Still wondering: How does downtown plan hurt?

Amarillo MPEV

Let’s take the long view, shall we?

The drawing here depicts what Amarillo’s downtown district is set to look like in about, oh, five years.

It shows a nifty little ballpark directly across the street from City Hall. To the west of the ballpark we’ll have a convention hotel. Next to City Hall there’ll be a covered parking garage.

City officials think all of this is doable. They believe that once the project is complete, the city will draw additional convention business, with flocks of convention-goers putting themselves up in lodging downtown and perhaps as well along Interstate 40.

Xcel Energy has broken ground on a new office complex it will occupy once it vacates the 31-story Chase Tower.

City and downtown development officials are planning a daylong session Wednesday to lay out the project in detail. They’ve invited the public to take part. They want to hear everyone’s concerns; they’ll certainly accept supporting comments. They also say they intend to listen to the concerns of those who are opposed — some of them adamantly — to the downtown project.

What on God’s Earth, though, can be wrong with redeveloping a downtown district that once flourished as a gathering place for Panhandle residents, but which has languished over many years as a place that remains a business and financial center, but needs some energy?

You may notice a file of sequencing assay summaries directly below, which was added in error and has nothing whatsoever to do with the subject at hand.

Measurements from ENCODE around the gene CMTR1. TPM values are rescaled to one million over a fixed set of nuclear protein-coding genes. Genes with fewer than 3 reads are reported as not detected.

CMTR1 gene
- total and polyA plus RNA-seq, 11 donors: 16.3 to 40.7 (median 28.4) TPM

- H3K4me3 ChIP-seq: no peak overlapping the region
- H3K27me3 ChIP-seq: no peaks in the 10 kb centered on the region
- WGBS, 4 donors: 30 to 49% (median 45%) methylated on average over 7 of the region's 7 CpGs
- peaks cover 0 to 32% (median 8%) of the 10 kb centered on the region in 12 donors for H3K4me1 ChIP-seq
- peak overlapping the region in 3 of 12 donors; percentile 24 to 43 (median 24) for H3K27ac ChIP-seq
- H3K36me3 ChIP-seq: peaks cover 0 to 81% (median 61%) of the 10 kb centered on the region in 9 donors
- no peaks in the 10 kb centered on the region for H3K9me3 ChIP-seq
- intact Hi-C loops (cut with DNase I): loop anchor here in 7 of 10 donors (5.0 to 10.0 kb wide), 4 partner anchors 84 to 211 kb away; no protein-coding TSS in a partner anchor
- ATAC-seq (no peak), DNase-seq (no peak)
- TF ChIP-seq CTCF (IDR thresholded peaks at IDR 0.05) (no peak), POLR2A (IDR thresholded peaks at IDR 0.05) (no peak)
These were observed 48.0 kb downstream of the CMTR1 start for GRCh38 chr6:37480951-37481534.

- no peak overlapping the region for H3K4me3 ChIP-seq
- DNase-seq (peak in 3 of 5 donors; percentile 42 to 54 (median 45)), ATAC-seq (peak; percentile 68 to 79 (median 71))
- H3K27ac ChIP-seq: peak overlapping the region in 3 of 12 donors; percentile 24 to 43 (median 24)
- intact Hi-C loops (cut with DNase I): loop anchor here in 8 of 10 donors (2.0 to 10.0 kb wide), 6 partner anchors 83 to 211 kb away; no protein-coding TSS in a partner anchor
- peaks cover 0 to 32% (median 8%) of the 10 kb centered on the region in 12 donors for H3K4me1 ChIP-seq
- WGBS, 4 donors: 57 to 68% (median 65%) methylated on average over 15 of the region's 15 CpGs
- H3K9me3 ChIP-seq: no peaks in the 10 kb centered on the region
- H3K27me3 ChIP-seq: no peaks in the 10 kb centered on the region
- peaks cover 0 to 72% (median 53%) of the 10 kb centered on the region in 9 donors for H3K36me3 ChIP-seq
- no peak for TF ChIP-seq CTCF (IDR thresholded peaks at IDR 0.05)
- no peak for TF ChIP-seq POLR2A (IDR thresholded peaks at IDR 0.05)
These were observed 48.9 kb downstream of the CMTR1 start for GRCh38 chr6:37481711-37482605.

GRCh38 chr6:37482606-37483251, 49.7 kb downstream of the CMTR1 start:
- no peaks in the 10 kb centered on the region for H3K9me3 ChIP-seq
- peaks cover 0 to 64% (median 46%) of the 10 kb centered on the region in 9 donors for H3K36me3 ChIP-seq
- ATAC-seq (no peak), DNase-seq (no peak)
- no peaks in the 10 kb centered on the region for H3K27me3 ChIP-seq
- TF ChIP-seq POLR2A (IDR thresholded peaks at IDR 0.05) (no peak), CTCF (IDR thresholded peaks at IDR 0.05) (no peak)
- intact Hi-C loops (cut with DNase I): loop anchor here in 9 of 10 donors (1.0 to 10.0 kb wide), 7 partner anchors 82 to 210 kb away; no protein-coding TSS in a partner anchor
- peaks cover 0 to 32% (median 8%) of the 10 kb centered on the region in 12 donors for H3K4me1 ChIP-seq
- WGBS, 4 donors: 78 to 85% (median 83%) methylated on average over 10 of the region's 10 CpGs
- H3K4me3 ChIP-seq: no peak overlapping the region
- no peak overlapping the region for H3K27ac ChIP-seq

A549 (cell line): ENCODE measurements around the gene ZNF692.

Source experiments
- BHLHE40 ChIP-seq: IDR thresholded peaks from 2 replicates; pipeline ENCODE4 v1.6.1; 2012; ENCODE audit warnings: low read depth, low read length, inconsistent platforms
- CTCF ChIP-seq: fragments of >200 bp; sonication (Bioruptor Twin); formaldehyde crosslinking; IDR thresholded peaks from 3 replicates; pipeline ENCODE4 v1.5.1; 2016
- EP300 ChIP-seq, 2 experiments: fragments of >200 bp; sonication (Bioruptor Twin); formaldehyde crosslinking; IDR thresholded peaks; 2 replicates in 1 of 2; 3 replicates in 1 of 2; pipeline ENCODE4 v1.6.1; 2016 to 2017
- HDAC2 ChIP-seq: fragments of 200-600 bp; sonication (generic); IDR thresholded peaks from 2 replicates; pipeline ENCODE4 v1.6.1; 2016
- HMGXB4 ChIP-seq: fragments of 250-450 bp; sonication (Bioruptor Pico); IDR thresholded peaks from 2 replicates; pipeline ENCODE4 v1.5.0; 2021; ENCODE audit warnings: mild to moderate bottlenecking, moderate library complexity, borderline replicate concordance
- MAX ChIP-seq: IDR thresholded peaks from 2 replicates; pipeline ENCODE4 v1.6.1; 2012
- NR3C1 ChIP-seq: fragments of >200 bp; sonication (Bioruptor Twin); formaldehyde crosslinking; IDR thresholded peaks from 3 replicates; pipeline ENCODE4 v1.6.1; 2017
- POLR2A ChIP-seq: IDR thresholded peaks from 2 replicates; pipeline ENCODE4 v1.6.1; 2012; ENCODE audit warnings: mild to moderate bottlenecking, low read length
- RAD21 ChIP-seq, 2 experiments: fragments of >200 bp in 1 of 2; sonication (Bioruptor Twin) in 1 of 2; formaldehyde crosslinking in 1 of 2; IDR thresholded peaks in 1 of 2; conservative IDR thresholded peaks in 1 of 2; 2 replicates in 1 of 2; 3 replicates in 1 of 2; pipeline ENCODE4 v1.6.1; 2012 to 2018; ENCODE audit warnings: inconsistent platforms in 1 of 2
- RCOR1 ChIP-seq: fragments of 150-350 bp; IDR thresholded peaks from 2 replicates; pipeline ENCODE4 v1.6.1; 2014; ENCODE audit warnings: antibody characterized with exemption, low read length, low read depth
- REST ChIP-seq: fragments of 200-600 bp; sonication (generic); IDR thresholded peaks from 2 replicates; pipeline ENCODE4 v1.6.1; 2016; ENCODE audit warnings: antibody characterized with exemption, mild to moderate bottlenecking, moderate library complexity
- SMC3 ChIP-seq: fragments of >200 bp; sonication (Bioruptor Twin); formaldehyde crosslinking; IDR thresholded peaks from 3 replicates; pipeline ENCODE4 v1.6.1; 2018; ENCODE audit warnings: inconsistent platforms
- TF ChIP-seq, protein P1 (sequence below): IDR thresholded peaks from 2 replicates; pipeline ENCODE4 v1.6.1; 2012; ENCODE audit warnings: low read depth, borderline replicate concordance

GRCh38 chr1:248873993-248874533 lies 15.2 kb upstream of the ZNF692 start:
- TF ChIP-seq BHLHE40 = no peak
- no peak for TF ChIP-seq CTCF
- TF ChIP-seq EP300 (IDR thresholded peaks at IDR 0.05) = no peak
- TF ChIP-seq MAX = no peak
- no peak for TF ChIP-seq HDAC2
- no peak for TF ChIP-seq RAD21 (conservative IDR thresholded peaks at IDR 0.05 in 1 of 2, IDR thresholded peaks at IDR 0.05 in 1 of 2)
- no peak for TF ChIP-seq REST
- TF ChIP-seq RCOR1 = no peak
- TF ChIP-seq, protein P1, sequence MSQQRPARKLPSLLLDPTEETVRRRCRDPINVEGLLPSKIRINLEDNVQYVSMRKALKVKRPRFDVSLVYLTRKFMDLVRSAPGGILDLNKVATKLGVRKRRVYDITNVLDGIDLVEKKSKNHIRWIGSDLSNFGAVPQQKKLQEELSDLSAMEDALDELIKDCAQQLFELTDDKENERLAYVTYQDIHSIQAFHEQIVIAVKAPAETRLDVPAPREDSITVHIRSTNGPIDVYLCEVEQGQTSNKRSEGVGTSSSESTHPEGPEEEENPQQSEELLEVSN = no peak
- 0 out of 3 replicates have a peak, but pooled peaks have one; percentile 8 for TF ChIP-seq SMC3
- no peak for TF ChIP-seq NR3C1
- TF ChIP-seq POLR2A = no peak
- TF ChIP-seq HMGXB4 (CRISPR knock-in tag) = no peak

The City Council and economic development leaders have told us until they’ve run out of breath that the downtown redevelopment will occur without spending additional property tax money. They contend that hotel/motel taxes will pay for it. The money will come from those who visit Amarillo, from folks who live elsewhere.

And even that has drawn criticism.

The projects are moving forward. Agreements have been signed. They’re finally starting to bust up some pavement to make room for what promises to be a grand new look for our downtown business district.

The price tag is around $100 million. Development leaders are securing private investors to foot a huge part of the bill. Has that quieted the critics? Oh, no. They’ve persisted in the demagoguery.

I need to ask: Are we going to forsake this investment in our city’s future because some of us just cannot believe it’s possible in little ol’ Amarillo, Texas?

How about stretching our reach just a little bit to grasp what — to my eyes — looks quite promising?

 

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